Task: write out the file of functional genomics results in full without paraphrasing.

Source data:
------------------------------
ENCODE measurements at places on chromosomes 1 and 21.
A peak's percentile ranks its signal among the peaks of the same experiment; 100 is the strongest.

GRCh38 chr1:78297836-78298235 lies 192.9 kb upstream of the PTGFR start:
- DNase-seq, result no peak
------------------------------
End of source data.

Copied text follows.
ENCODE measurements at places on chromosomes 1 and 21.
A peak's percentile ranks its signal among the peaks of the same experiment; 100 is the strongest.

GRCh38 chr1:78297836-78298235 lies 192.9 kb upstream of the PTGFR start:
- DNase-seq, result no peak